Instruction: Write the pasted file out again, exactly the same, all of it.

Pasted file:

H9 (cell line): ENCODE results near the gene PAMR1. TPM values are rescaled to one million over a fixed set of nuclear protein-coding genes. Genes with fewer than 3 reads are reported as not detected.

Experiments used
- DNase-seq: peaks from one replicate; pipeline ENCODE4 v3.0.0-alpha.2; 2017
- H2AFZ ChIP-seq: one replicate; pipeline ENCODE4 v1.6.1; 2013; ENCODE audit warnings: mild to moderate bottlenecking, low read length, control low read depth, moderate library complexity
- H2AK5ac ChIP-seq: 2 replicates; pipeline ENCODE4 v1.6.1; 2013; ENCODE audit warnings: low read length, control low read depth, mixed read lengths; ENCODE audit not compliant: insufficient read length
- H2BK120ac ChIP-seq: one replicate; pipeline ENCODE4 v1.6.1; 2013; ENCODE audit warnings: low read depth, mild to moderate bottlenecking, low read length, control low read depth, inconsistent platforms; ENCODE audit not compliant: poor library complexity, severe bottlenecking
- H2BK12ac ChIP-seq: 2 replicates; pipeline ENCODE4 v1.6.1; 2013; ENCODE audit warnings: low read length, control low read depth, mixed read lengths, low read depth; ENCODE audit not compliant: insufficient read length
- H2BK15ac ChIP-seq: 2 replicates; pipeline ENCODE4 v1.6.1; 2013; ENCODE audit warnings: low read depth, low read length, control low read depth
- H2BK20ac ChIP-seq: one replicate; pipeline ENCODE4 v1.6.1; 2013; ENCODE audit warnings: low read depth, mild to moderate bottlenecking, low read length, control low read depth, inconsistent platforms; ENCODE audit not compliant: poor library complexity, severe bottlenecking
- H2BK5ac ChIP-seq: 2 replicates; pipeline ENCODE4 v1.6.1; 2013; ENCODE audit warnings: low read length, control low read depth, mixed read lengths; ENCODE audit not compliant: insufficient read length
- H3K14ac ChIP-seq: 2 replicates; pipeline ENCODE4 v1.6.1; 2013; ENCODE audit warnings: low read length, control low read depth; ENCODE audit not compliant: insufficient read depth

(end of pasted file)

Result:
H9 (cell line): ENCODE results near the gene PAMR1. TPM values are rescaled to one million over a fixed set of nuclear protein-coding genes. Genes with fewer than 3 reads are reported as not detected.

Experiments used
- DNase-seq: peaks from one replicate; pipeline ENCODE4 v3.0.0-alpha.2; 2017
- H2AFZ ChIP-seq: one replicate; pipeline ENCODE4 v1.6.1; 2013; ENCODE audit warnings: mild to moderate bottlenecking, low read length, control low read depth, moderate library complexity
- H2AK5ac ChIP-seq: 2 replicates; pipeline ENCODE4 v1.6.1; 2013; ENCODE audit warnings: low read length, control low read depth, mixed read lengths; ENCODE audit not compliant: insufficient read length
- H2BK120ac ChIP-seq: one replicate; pipeline ENCODE4 v1.6.1; 2013; ENCODE audit warnings: low read depth, mild to moderate bottlenecking, low read length, control low read depth, inconsistent platforms; ENCODE audit not compliant: poor library complexity, severe bottlenecking
- H2BK12ac ChIP-seq: 2 replicates; pipeline ENCODE4 v1.6.1; 2013; ENCODE audit warnings: low read length, control low read depth, mixed read lengths, low read depth; ENCODE audit not compliant: insufficient read length
- H2BK15ac ChIP-seq: 2 replicates; pipeline ENCODE4 v1.6.1; 2013; ENCODE audit warnings: low read depth, low read length, control low read depth
- H2BK20ac ChIP-seq: one replicate; pipeline ENCODE4 v1.6.1; 2013; ENCODE audit warnings: low read depth, mild to moderate bottlenecking, low read length, control low read depth, inconsistent platforms; ENCODE audit not compliant: poor library complexity, severe bottlenecking
- H2BK5ac ChIP-seq: 2 replicates; pipeline ENCODE4 v1.6.1; 2013; ENCODE audit warnings: low read length, control low read depth, mixed read lengths; ENCODE audit not compliant: insufficient read length
- H3K14ac ChIP-seq: 2 replicates; pipeline ENCODE4 v1.6.1; 2013; ENCODE audit warnings: low read length, control low read depth; ENCODE audit not compliant: insufficient read depth